Incubation Period for Swine Flu – 5 Things to Remember
Although the exact incubation period for swine flu is unknown, it is speculated that swine flu symptoms will onset anywhere from one to seven days after exposure. However, this most likely can occur within the first four days, but could take as long as ten for symptoms to appear. With the wide day range included in the incubation period for swine flu, it is best to be watchful of flulike indications for at least ten days after contact with an infected individual.
It is suggested that people with swine flu symptoms should not be in public for at least 24 hours after a fever diminishes without the help of fever reducing medications. This suggestion is not often followed to resulting in the spread of the illness. Therefore, the incubation period for swine flu would be unknown to those unaware of their exposure.
With awareness for the incubation period for swine flu, the following are 5 things to remember:
1. For swine flu and pregnancy, a pregnant woman will more easily contract swine flu over the average person. The higher risk and potential for complications would most likely result in a hospital stay.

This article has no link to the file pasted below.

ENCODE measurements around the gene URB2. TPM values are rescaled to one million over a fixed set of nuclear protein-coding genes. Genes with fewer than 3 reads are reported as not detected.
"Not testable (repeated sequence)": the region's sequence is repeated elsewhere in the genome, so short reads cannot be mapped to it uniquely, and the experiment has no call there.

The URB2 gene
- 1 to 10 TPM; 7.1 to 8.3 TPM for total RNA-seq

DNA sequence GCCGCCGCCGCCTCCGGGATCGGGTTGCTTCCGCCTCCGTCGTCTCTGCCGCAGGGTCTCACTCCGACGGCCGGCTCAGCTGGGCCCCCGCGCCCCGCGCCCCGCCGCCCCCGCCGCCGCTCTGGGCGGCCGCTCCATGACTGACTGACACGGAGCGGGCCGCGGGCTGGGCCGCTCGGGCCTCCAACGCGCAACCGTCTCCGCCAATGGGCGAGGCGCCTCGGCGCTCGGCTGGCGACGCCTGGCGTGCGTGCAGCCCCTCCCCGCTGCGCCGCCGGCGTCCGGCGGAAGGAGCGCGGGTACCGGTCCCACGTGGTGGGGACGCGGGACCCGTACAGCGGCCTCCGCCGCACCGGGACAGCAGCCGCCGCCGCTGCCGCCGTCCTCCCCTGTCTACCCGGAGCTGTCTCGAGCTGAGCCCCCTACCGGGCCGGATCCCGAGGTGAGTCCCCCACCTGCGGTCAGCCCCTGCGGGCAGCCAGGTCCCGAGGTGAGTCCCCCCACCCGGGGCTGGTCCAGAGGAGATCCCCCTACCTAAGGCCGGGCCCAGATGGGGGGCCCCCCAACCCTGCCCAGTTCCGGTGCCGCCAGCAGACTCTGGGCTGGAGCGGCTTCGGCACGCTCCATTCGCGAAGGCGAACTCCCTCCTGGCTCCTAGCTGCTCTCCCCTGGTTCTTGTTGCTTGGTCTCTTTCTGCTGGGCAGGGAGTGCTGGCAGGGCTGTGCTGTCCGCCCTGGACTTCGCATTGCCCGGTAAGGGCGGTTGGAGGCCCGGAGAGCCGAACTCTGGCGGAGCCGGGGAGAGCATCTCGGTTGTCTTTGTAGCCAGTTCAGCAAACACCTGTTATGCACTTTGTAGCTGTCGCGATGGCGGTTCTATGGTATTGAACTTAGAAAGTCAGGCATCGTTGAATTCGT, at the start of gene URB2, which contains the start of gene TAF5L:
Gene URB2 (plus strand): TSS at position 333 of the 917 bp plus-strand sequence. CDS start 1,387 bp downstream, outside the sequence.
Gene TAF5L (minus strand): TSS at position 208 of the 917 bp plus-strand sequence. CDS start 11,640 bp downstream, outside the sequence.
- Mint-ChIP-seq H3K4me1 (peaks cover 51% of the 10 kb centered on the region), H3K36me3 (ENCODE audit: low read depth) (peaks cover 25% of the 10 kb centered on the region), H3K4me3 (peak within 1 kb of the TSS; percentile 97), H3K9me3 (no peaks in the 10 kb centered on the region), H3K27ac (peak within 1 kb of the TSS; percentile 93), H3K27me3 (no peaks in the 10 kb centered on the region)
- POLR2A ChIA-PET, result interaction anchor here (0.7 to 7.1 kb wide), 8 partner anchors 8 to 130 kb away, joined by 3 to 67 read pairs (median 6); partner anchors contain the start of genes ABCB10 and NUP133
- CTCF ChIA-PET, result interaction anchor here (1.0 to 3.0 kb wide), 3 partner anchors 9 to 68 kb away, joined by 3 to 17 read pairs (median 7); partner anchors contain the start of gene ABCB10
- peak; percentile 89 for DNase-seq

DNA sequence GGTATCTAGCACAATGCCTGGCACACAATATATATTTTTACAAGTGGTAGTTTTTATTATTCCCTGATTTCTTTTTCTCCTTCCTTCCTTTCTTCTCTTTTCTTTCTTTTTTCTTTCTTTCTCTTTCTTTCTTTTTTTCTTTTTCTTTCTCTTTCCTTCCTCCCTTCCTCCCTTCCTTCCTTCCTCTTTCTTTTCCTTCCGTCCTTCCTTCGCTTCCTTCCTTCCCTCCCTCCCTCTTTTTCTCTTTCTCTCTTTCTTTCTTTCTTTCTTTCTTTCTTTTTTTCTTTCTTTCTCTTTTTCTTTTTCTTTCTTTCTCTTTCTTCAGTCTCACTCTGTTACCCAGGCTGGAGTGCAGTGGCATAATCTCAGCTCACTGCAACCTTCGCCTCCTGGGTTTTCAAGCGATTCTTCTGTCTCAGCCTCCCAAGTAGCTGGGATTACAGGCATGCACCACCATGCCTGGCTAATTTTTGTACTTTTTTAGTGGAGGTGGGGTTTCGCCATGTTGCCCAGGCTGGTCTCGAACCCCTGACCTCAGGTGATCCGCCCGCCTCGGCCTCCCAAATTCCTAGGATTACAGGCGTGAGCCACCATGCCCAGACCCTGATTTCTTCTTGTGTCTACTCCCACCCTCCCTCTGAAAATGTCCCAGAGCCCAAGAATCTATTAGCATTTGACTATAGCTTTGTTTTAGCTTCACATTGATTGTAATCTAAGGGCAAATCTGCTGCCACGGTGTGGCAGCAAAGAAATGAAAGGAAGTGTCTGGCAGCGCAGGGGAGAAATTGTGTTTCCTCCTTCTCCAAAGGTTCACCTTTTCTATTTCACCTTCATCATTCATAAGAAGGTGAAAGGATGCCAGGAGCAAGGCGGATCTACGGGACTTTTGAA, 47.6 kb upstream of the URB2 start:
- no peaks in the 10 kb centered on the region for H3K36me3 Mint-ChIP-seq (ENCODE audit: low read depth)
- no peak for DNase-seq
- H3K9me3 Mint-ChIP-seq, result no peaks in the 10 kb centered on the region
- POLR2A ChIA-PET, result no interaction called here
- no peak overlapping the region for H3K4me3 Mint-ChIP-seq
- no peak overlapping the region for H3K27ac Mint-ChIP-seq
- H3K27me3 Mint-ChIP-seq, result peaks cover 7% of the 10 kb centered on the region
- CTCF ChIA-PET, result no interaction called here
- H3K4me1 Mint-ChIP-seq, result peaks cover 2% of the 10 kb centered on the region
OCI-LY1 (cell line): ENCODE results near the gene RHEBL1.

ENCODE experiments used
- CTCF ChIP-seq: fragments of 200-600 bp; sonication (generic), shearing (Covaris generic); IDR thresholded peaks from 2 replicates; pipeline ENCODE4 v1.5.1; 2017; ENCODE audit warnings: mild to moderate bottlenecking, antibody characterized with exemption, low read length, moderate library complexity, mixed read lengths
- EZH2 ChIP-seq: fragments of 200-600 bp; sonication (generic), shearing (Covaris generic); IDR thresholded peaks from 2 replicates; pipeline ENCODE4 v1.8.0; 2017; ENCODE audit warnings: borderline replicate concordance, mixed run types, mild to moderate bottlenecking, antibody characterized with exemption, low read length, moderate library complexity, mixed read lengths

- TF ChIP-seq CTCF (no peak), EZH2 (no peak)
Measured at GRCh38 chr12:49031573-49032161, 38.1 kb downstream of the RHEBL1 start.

2. Healthcare professionals are more readily testing for H1N1 which increases confirmed cases of swine flu. Although there is a present hype about the disease, the swine flu has been known as far back as the 1930’s.
3. The theory of a swine flu conspiracy is that this disease was man-made. Some theorists believe that this particular flu could not be naturally originated and was purposely created as a bioterrorist act.
4. Although one can be watchful over the incubation period for swine flu, taking proactive measures like keeping surroundings disinfected like kitchen counters, bathrooms, children’s toys, etc. may lessen the chance of further spreading the illness.
5. People are thought to be contagious for at least seven days after the onset of the swine flu. However, for children it may be longer. The illness is spread as the standard flu through sneezing and coughing, touching surfaces which hold the virus, and talking to someone who is infected with the illness.